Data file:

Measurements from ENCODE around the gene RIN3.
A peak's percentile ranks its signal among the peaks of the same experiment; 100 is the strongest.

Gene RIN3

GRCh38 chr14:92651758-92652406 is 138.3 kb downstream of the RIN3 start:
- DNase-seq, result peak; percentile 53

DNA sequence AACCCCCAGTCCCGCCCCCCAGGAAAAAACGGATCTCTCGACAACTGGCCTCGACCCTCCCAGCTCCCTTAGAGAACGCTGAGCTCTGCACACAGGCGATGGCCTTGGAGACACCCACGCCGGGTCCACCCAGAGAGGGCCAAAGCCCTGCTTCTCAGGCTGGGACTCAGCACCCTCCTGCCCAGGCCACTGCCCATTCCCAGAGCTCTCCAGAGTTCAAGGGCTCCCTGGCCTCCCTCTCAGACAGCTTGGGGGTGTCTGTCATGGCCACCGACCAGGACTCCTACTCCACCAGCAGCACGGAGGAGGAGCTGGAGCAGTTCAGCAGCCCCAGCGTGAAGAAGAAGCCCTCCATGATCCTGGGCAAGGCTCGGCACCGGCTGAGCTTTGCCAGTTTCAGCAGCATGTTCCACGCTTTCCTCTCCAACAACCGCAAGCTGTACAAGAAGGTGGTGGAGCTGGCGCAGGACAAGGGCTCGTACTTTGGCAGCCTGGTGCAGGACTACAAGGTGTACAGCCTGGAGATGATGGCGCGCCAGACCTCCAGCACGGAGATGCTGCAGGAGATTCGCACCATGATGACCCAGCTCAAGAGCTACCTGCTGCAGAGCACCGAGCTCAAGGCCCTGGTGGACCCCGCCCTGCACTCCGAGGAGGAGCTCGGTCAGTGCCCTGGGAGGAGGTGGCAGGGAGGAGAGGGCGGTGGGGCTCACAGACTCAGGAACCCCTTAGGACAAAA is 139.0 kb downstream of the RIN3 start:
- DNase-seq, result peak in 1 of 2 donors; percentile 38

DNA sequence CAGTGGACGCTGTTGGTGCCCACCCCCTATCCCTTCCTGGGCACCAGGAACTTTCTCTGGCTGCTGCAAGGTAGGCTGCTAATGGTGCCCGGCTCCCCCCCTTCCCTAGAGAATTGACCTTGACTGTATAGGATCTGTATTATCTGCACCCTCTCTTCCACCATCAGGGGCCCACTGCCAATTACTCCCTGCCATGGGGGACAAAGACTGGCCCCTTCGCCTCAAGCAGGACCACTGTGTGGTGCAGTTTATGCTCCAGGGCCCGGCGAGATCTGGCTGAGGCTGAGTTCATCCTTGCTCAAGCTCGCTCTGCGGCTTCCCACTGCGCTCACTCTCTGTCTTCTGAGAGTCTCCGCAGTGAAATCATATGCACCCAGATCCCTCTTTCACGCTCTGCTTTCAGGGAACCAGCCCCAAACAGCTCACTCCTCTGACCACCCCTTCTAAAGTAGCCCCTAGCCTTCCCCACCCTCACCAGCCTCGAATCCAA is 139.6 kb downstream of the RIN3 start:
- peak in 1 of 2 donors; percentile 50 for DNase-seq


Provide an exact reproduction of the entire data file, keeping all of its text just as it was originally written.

Measurements from ENCODE around the gene RIN3.
A peak's percentile ranks its signal among the peaks of the same experiment; 100 is the strongest.

Gene RIN3

GRCh38 chr14:92651758-92652406 is 138.3 kb downstream of the RIN3 start:
- DNase-seq, result peak; percentile 53

DNA sequence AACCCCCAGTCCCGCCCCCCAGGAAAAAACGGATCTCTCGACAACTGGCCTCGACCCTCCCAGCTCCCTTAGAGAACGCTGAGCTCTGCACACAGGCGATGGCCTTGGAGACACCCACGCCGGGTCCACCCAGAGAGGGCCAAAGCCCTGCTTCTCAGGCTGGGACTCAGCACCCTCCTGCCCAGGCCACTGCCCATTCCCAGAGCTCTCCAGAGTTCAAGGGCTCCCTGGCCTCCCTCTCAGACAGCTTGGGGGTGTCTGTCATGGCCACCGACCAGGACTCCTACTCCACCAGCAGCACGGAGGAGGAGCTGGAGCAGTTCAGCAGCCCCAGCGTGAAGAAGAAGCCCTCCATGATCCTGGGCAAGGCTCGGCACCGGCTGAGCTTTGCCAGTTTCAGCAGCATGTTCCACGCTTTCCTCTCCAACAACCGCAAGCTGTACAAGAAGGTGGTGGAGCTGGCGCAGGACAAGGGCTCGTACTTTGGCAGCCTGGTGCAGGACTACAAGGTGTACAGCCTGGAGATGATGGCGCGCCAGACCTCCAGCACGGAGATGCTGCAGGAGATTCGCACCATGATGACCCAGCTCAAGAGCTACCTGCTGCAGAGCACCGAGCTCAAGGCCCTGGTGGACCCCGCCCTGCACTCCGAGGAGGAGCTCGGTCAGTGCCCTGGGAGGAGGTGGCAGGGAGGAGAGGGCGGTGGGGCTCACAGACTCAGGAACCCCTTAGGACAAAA is 139.0 kb downstream of the RIN3 start:
- DNase-seq, result peak in 1 of 2 donors; percentile 38

DNA sequence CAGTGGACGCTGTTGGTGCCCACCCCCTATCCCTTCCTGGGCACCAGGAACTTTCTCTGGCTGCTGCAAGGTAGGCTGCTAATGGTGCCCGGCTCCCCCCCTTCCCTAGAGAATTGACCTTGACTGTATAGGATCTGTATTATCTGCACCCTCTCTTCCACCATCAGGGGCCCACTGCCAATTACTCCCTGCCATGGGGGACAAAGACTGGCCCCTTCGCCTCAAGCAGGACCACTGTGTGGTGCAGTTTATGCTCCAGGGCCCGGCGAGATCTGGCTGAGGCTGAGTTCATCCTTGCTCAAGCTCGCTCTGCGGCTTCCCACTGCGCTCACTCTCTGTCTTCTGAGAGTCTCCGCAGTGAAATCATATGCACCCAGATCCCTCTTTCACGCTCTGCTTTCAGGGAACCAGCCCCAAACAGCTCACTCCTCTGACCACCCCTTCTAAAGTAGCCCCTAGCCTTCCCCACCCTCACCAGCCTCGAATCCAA is 139.6 kb downstream of the RIN3 start:
- peak in 1 of 2 donors; percentile 50 for DNase-seq